Pulmonary Manifestations of Systemic Disease: Student/Resident Case Report Poster - Pulmonary Manifestations of Systemic Disease I |

You’ve Got to Be “Kidney”, Don’t Be Rash About the Infiltrates FREE TO VIEW

Amanda Liggett, MD; Enrique Calvo-Ayala, MD; Dean Troyer, MD
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Eastern Virginia Medical School, Norfolk, VA

Copyright 2016, American College of Chest Physicians. All Rights Reserved.

Chest. 2016;150(4_S):1089A. doi:10.1016/j.chest.2016.08.1196
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SESSION TITLE: Student/Resident Case Report Poster - Pulmonary Manifestations of Systemic Disease I

SESSION TYPE: Student/Resident Case Report Poster

PRESENTED ON: Tuesday, October 25, 2016 at 01:30 PM - 02:30 PM

INTRODUCTION: The differential diagnosis of hypoxia and diffuse pulmonary infiltrates, in a seemingly healthy young man is broad. Infection (due to typical, opportunistic, viral, and fungal sources) or pulmonary edema (cardiogenic and non-cardiogenic) are common etiologies, but when clinical evidence for these conditions fails to accumulate, unusual causes should be entertained. This is a case of a patient whose pulmonary diagnosis was revealed through his kidneys.

CASE PRESENTATION: A 21-year-old African American male with a history of Hashimoto’s thyroiditis presented with a one-week history of malaise, non-productive cough, shortness of breath, chest pain; on review of systems he admitted to months of polyarthralgia, rash, and endorsed foamy urine for weeks. His mother had a nonspecific rheumatologic disorder. His exam was significant for fever, hypoxic respiratory distress, sinus tachycardia, rales worse in the lung bases, and a purpuric rash of the left hand dorsum. CT chest revealed multilobar consolidations and bilateral ground-glass opacities (Fig. 1). Lab results revealed anemia, nephrotic range proteinuria, RBC’s and WBC’s in the urine, but no casts; ESR was 106; C3 and C4 were low. ANA, anti-DS DNA, ENA RNP, ENA Smith, Anti-chromatin IgG were all elevated. An infectious work-up was negative. With these findings, the patient was started on high dose methylprednisolone. A renal biopsy revealed interstitial fibrosis (Fig. 2a), segmental endocapillary proliferation, closure of capillary loops and thickened arterioles (Fig. 2b), most consistent with lupus nephritis. Steroids were tapered and he was started on mycophenolate and hydroxychloroquine. The patient improved with this treatment.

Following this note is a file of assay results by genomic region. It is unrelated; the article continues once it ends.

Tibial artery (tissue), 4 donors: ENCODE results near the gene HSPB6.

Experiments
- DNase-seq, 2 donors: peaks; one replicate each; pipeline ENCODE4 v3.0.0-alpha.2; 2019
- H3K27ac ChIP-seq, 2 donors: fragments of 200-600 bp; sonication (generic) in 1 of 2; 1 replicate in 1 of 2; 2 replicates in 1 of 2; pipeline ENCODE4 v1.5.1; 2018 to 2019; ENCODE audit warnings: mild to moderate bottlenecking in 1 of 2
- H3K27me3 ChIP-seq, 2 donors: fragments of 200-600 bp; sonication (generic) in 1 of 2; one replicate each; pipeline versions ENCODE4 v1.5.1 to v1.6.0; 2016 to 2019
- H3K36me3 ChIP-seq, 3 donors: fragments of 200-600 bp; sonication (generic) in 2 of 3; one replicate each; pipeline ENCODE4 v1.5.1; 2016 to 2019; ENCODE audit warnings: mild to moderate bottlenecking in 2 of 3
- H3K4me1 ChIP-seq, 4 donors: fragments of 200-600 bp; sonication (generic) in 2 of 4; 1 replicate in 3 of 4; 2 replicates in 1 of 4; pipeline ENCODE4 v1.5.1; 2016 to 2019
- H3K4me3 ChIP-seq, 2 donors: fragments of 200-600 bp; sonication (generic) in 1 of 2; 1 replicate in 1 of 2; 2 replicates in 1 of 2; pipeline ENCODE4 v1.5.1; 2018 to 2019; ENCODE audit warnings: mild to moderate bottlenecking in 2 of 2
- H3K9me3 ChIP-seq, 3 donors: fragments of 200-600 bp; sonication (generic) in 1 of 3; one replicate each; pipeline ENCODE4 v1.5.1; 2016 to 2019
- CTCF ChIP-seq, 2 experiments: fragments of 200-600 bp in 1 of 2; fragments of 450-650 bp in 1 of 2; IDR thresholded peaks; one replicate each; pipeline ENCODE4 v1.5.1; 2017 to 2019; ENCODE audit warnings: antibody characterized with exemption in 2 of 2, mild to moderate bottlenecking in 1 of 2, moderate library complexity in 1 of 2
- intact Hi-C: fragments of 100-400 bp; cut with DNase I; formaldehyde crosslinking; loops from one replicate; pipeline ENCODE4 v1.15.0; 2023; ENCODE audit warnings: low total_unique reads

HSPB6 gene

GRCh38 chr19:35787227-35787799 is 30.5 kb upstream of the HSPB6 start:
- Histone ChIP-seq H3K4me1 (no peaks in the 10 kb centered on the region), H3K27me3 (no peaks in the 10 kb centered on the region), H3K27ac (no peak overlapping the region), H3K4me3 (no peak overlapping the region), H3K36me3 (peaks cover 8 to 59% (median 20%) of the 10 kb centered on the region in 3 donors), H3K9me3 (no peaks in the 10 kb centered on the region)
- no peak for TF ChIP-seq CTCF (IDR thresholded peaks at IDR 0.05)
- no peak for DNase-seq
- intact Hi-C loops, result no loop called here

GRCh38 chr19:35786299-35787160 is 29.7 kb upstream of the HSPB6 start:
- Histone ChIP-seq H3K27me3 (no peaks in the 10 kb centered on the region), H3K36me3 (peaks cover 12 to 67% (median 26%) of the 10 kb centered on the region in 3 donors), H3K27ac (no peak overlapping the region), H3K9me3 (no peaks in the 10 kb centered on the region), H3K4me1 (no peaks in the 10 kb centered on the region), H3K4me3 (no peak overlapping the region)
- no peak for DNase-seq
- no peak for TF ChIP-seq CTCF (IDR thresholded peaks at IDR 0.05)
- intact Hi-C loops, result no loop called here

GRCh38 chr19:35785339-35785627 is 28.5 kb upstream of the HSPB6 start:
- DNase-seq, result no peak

DISCUSSION: Systemic lupus erythematosus (SLE), an autoimmune disease with a predilection for females of non-European descent, affects 20 to 150 patients per 100,000. It frequently presents with arthritis, serositis, skin, renal, and hematologic involvement1. Pulmonary manifestations may be the presenting symptom in 4-5% of patients2. The clinical presentation of acute lupus pneumonitis is nonspecific, usually with cough, dyspnea, pleuritic pain, hypoxia, patchy alveolar infiltrates on radiography, and absence of clinical and laboratory evidence of infection2.

CONCLUSIONS: Pulmonary disease is not uncommon in SLE, but is infrequently the initial manifestation of disease. Indeed, the patient’s months of polyarthralgia, rash, and proteinuria suggest his respiratory woes were not the first indication of SLE. This condition should be considered in the differentia diagnosis of young patients presenting with hypoxemic respiratory failure and imaging features suggestive of pneumonia.

Reference #1: Keane, M. P., and Joseph P. Lynch, III. “Rare Diseases Bullet 7: Pleuropulmonary Manifestations of Systemic Lupus Erythematosus.” Thorax 55.2 (2000): 159-66.

Reference #2: Torre, Olga, and Sergio Harari. “Pleural and Pulmonary Involvement in Systemic Lupus Erythematosus.” La Presse Médicale 40.1 (2011): E41-51.

DISCLOSURE: The following authors have nothing to disclose: Amanda Liggett, Enrique Calvo-Ayala, Dean Troyer

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